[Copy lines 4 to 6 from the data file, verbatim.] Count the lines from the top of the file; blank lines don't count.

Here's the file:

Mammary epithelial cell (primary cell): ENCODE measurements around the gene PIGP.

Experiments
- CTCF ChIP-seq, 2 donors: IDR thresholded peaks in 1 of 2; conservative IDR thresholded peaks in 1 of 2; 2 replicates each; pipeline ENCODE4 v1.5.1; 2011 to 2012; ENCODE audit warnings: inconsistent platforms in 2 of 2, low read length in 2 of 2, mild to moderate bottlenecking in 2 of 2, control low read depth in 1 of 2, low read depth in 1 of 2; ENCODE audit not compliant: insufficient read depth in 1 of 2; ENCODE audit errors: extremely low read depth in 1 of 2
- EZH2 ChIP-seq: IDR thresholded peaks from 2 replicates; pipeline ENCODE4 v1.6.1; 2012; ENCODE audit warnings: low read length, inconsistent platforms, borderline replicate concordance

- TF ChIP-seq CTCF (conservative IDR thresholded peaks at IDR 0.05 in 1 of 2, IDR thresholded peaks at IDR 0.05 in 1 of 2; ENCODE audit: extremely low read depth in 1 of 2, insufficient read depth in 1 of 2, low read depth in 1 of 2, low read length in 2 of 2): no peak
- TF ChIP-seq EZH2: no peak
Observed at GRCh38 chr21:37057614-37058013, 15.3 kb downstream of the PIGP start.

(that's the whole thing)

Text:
- EZH2 ChIP-seq: IDR thresholded peaks from 2 replicates; pipeline ENCODE4 v1.6.1; 2012; ENCODE audit warnings: low read length, inconsistent platforms, borderline replicate concordance

- TF ChIP-seq CTCF (conservative IDR thresholded peaks at IDR 0.05 in 1 of 2, IDR thresholded peaks at IDR 0.05 in 1 of 2; ENCODE audit: extremely low read depth in 1 of 2, insufficient read depth in 1 of 2, low read depth in 1 of 2, low read length in 2 of 2): no peak
- TF ChIP-seq EZH2: no peak